So there's a multiple choice question that says, savings varies positively with the level of income and savings is IDENTICALLY equal to investment. Find the slope of the IS curve.

Options are :

Positive sloping

Negative sloping

Doesn't exist


^this is the only information given.

According to my knowledge, savings is always identically to investment from the macroeconomic equations Y = C + S and Y = C + I. Hence it should be downward sloping. However according to my teacher, IS curve should not exist because they have specified identically.I was under the impression this always happens. Can someone please fill in where my gap in understanding is? What am I missing? Is savings not always identically equal to investment? Or is there something in the question itself that I am missing ?


2 Answers 2


This is indeed a strange explanation. I can only speculate, but my guess is that your teacher reasons as follows:

(i) The IS curve, as the name says, is the set of points in $(Y,r)$-space where $I=S$. (ii) But $I\equiv S$ by definition, so this holds for all points. (iii) Therefore there is no such thing as an IS curve.

If this is really his reasoning, then he mixes up demand for investment resp. savings with actual investment resp. savings.

  • $\begingroup$ Yup, this is exactly her reasoning. So I assume this is wrong with respect to the original question? What should the actual answer be, downward sloping? I’m having a bit of trouble understanding :( $\endgroup$ May 1 at 15:02
  • $\begingroup$ @viktornikiforov, yes, downward sloping, as usual. $\endgroup$
    – VARulle
    May 2 at 23:08

Yes total saving is by definition always equal to investment. This, is definitional because we define savings in macroeconomics as $S=Y-C$. If you work with $Y=C+I$ then its easy to see that $Y-C=S=I$. You can prove similar result with by adding government or opening the economy, just by adding public savings ($T-G$).

It is unclear what your teacher is talking about you should confront your teacher and ask for clarification but IS exists even when $S=I$. To derive IS curve assuming no government spending you can start with:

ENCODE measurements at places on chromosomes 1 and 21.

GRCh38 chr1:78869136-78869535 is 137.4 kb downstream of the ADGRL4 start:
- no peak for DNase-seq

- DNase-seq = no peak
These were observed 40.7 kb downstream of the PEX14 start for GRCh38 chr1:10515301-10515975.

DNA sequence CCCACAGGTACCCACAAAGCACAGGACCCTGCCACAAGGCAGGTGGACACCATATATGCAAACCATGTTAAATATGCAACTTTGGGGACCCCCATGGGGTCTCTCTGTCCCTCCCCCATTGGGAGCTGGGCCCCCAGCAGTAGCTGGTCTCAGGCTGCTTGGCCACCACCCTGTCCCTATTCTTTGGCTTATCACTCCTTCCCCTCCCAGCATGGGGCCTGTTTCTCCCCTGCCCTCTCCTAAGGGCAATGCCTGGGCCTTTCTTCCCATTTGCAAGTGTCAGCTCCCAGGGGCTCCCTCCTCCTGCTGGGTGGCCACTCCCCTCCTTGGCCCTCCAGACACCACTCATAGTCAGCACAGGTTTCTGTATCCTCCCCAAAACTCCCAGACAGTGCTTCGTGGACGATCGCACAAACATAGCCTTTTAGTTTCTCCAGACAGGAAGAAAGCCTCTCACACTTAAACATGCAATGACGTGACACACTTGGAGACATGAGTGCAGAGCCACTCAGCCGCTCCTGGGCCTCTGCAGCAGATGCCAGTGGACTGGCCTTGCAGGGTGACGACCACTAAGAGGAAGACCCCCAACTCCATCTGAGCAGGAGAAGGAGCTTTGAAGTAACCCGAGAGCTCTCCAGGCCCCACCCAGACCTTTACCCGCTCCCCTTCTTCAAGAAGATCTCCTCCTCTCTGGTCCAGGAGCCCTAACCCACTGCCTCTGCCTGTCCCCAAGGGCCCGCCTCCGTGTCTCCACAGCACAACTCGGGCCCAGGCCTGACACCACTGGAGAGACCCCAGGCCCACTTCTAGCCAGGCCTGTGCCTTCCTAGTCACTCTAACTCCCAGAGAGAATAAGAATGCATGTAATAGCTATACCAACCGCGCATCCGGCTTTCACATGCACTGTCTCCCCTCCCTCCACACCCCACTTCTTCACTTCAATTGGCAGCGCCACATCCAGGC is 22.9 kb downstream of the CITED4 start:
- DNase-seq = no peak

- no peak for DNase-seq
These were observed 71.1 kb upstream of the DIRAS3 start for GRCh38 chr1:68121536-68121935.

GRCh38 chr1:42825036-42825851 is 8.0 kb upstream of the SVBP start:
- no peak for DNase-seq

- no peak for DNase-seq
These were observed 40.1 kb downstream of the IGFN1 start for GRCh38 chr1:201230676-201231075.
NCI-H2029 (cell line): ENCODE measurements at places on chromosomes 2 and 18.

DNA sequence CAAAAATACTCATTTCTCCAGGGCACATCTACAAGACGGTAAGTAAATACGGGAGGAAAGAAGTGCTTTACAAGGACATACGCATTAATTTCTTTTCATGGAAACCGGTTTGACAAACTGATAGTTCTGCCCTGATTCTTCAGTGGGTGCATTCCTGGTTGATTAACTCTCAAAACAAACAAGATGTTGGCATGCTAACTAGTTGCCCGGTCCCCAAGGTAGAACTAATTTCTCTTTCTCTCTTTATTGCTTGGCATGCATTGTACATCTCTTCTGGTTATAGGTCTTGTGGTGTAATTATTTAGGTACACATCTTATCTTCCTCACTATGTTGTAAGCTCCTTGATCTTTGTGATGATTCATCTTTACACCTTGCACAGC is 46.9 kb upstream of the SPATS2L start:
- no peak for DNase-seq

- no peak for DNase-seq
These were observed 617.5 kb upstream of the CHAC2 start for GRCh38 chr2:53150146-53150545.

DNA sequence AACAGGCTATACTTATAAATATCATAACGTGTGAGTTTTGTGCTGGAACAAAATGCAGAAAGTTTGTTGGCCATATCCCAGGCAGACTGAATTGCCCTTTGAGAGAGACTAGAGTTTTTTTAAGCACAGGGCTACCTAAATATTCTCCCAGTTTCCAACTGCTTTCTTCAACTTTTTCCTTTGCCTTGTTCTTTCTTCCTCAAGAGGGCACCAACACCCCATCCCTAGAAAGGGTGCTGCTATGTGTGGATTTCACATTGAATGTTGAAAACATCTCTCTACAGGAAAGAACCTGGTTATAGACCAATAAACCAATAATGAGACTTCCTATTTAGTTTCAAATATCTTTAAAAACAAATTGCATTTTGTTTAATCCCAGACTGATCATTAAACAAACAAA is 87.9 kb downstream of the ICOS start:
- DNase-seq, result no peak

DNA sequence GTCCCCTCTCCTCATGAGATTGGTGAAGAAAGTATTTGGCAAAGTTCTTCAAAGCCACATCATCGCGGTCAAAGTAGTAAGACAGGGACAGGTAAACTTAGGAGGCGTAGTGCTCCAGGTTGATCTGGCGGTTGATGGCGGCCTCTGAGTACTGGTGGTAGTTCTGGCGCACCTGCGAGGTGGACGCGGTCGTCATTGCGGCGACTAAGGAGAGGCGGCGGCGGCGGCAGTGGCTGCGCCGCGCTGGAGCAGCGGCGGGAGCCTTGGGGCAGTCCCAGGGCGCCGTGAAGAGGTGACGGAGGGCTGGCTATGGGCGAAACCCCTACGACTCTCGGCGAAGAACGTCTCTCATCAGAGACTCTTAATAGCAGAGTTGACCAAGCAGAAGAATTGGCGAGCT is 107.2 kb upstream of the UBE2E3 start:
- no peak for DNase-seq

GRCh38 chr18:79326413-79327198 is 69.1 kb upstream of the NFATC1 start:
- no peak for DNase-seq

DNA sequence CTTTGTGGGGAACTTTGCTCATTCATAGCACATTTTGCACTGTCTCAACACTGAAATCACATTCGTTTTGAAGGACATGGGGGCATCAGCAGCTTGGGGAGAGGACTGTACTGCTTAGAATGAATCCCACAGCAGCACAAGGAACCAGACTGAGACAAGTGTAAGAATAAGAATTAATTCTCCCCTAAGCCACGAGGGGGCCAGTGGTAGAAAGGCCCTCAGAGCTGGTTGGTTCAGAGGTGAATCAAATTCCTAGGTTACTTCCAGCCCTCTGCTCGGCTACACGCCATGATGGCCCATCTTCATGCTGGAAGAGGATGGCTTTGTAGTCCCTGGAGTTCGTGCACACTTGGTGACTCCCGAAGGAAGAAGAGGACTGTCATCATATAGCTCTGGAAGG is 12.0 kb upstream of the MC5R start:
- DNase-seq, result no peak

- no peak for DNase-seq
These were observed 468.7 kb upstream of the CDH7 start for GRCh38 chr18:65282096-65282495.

$$Y = C(Y)+I(Y,r) \tag{1}$$

To derive IS curve you simply have to solve the (1) for $Y$. Lets assume linear consumption and investment function such that $C= c_0 +c_1Y$ and $I=i_1Y -i_2r$. Substitute, expressions for $C$ and $I$ into (1) and solve for $Y$ which gives you:

$$Y = \frac{c_0}{1 -c_1 - i_1} -\frac{i_2}{1 -c_1 - i_1}r$$

Which gives you classic downward sloping IS curve.

The identity still holds since again by definition $S=Y-C(Y)$, substitute it to (1) and you will find that $S=I(Y,r).

However, you should still confront your teacher because maybe he is using the word "identically" not as meaning $S=I$ but as something else, also maybe there are some other hidden background assumptions mentioned in class that you omit.

  • $\begingroup$ Thanks so much for your reply. So we have these lectures uploaded on the portal and I went back to check it and according to our teacher , because savings is identically equal to investment, they are the same curve in the S - Y space. Usually they are not the same curve and thus from the points they intersect we can derive the IS curve. But because they are the same curve, the goods market is always in equilibrium. However I’m still having some trouble understanding this explanation cause why doesn’t that mean that the IS curve is every point in the plane? $\endgroup$ Apr 21 at 5:21
  • $\begingroup$ @viktornikiforov frankly I do not understand what your teacher is talking about. 1. Usually IS curve is derived from so called Keynesian cross (what I did above). 2. As shown above the IS curve can be derived while having $S=I(Y,r)$. 3. You can also find IS curve as an intersection of demand for savings and demand for investment but note $S$ is not demand for savings but the total amount of savings/quantity of savings. Hence S =I without saving demand completely overlapping investment demand. 4. If saving and investment demand are both vertical and overlap then IS $\endgroup$
    – 1muflon1
    Apr 21 at 11:39
  • $\begingroup$ curve would also be just vertical line. In Y,r space a vertical line is not a function (maybe that is what your teacher means), but you can always reorient the graph to work in r,Y space, putting Y on x axis is just convention, and in r,Y space they are both function $\endgroup$
    – 1muflon1
    Apr 21 at 11:41
  • $\begingroup$ okay yes I somewhat understand what youre saying. In that case it will be either vertical or downward sloping? For example, if both S and I are linear positive functions of x and they overlap, in that case will it still be vertical or downward sloping in the r-Y plane? I will ask my teacher once $\endgroup$ Apr 21 at 12:34
  • $\begingroup$ @viktornikiforov it will have 0 slope and be horizontal in r-Y plane, it will be vertical in Y,r plane but it won't be a function. The slope approaches negative infinity as function becomes more vertical but I am not sure it is appropriate to call it downward sloping you would have to consult someone who specializes in mathematics $\endgroup$
    – 1muflon1
    Apr 21 at 12:59

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